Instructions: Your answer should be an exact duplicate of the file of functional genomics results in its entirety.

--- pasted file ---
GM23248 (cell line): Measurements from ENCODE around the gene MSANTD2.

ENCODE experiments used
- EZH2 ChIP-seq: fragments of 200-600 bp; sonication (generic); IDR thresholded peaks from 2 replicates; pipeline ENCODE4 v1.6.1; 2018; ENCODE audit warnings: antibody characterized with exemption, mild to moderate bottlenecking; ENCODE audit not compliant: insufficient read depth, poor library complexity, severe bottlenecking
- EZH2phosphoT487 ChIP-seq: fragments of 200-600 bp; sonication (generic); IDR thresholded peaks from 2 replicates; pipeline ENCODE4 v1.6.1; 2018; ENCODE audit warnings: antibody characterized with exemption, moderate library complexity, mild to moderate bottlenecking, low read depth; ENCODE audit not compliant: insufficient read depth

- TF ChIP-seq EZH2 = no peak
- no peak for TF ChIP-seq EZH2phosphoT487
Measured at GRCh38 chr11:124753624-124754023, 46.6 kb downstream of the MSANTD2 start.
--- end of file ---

GM23248 (cell line): Measurements from ENCODE around the gene MSANTD2.

ENCODE experiments used
- EZH2 ChIP-seq: fragments of 200-600 bp; sonication (generic); IDR thresholded peaks from 2 replicates; pipeline ENCODE4 v1.6.1; 2018; ENCODE audit warnings: antibody characterized with exemption, mild to moderate bottlenecking; ENCODE audit not compliant: insufficient read depth, poor library complexity, severe bottlenecking
- EZH2phosphoT487 ChIP-seq: fragments of 200-600 bp; sonication (generic); IDR thresholded peaks from 2 replicates; pipeline ENCODE4 v1.6.1; 2018; ENCODE audit warnings: antibody characterized with exemption, moderate library complexity, mild to moderate bottlenecking, low read depth; ENCODE audit not compliant: insufficient read depth

- TF ChIP-seq EZH2 = no peak
- no peak for TF ChIP-seq EZH2phosphoT487
Measured at GRCh38 chr11:124753624-124754023, 46.6 kb downstream of the MSANTD2 start.